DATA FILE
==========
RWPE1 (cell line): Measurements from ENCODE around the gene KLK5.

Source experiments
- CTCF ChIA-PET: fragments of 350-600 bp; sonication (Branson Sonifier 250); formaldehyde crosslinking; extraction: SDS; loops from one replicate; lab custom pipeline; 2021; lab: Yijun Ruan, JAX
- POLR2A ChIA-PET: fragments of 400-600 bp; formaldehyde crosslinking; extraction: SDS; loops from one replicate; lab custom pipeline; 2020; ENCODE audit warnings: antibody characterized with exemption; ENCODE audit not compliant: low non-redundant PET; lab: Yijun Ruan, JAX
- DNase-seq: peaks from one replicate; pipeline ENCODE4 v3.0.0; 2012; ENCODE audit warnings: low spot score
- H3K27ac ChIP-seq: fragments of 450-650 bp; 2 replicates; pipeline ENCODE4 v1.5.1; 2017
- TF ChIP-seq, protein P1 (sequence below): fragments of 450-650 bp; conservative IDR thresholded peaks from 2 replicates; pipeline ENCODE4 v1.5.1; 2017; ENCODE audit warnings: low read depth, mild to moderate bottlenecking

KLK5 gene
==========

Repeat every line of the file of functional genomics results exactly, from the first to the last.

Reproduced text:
RWPE1 (cell line): Measurements from ENCODE around the gene KLK5.

Source experiments
- CTCF ChIA-PET: fragments of 350-600 bp; sonication (Branson Sonifier 250); formaldehyde crosslinking; extraction: SDS; loops from one replicate; lab custom pipeline; 2021; lab: Yijun Ruan, JAX
- POLR2A ChIA-PET: fragments of 400-600 bp; formaldehyde crosslinking; extraction: SDS; loops from one replicate; lab custom pipeline; 2020; ENCODE audit warnings: antibody characterized with exemption; ENCODE audit not compliant: low non-redundant PET; lab: Yijun Ruan, JAX
- DNase-seq: peaks from one replicate; pipeline ENCODE4 v3.0.0; 2012; ENCODE audit warnings: low spot score
- H3K27ac ChIP-seq: fragments of 450-650 bp; 2 replicates; pipeline ENCODE4 v1.5.1; 2017
- TF ChIP-seq, protein P1 (sequence below): fragments of 450-650 bp; conservative IDR thresholded peaks from 2 replicates; pipeline ENCODE4 v1.5.1; 2017; ENCODE audit warnings: low read depth, mild to moderate bottlenecking

KLK5 gene